[200q20v] Strut braces, here we go again!

Bernie Benz b.m.benz at prodigy.net
Thu Feb 1 00:06:40 EST 2001

The ultimate goal any strut brace device is to minimize strut rod latteral
movement relative to the ball joint, i.e. to minimize camber change caused
by latteral cornering forces.  To understand the effectiveness of any such
device, one must differentiate between a strut to strut brace and a tower to
tower brace, and analyize how each differently affects strut rod latteral
movement in a MacPherson strut suspension design.  The Benz Brace is a strut
to strut brace, most others (all others, to my knowlege) are tower to tower

The latteral cornering force exerted by the strut rod is first exerted on
the compliant rubber bushing between the rod and the tower, causing
deflection therein, and is then passed on from the bushing to the tower,
causing tower deflection.  In the ultimate corner, this maximum latteral
cornering force is transmitted only from the outside strut rod (inside wheel
off the ground) to its rubber bushing, causing a maximum deflection of this
bushing, and thereon to the outside tower, causing a maximum deflection of
this outside tower.  Thus the total outer strut rod movement causing camber
change is the sum of bushing and tower deflections.  Further, realize that
stiffness of the welded steel tower is orders of magnitude greater than is
the compliant rubber bushing, i.e. bushing deflection is much greater than
tower deflection

A tower to tower braced system divides the tower deflection between both
towers but retains in full the larger deflection of the outside bushing, and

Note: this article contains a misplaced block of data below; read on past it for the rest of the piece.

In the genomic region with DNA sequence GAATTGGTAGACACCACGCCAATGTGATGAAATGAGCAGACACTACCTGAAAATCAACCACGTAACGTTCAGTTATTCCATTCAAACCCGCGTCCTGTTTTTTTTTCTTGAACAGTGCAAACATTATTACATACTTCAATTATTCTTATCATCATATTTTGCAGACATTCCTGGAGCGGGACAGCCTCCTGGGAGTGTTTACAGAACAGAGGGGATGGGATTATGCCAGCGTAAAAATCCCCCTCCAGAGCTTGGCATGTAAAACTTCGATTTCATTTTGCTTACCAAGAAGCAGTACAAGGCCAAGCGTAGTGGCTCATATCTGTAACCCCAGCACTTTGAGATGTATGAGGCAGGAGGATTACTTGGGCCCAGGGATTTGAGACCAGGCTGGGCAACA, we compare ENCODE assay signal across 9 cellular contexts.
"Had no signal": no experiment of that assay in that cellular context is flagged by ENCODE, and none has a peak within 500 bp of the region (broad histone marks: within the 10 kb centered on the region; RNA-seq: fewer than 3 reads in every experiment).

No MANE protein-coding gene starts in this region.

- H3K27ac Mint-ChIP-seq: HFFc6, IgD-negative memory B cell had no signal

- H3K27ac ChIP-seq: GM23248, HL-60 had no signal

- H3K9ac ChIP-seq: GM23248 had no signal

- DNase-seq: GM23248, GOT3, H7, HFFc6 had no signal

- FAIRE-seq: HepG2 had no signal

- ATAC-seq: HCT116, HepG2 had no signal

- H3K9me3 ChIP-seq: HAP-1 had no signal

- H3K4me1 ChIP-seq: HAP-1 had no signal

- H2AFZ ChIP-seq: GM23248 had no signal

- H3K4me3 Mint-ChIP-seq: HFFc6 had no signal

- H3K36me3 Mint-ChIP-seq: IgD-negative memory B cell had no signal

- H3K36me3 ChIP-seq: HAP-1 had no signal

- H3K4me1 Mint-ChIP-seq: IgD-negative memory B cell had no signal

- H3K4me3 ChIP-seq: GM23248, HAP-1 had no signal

thus results in only a small camber change improvement over the unbraced
condition.  Further, because of the high stiffness and resultant small
deflections of the towers, to be effective in dividing tower deflection
forces between the two towers a tower to tower brace must be extreemly
stiff.  None are, most having bolts, brackets, and bends.  IMO, they serve
only as cosmetic window dressing and a lighter wallet.

Contrast this with a strut to strut braced system, in which the brace
divides the latteral cornering force equally between the two strut tower
systems, bushings plus towers.  The resultant movement of the outside strut
rod is half of the same unbraced system, and considerably better than the
tower to tower braced system because, by design, the t to t has excluded
bushing deflection, whereas the s to s has included bushing deflection in
the dividing process.

Think about it!



> From: C1J1Miller at aol.com
> Date: Wed, 31 Jan 2001 14:39:44 EST
> To: <b.m.benz at prodigy.net>
> Cc: <200q20v at audifans.com>
> Subject: Re: [200q20v] Re: Strut Brace
> In a message dated Wed, 31 Jan 2001  2:15:46 PM Eastern Standard Time, Bernie
> Benz <b.m.benz at prodigy.net> writes:
> << Chris, from a strength of materials perspective a bent tube is useless as a
> load bearing column, including all of the S4 stock and aftermarket tower to
> tower braces.  Further, the brake fluid reservoir is not in the way of a
> straight strut to strut brace.
> Bernie
> Nah, just make the walls of the tubing thick enough.  Again, deflection is
> very small; forces are fairly small.  Without the brace, the car is _almost_
> stiff enough.  You're not trying to withstand _all_ the forces, just add
> strength to the existing structure.  Point taken, though; if the bar is bent,
> you're using a spring to keep the struts apart...
> Again, simplest (for a strut tower brace, not Bernie's style, but the S4/6 or
> V8 style) would be to use Audi's parts, including the brake fluid reservoir.
> Haven't tried to swap it, but expect it would be a swap...  Anyone have both
> cars?
> Chris
> _______________________________________________
> 200q20v mailing list
> 200q20v at audifans.com
> http://www.audifans.com/mailman/listinfo/200q20v

More information about the 200q20v mailing list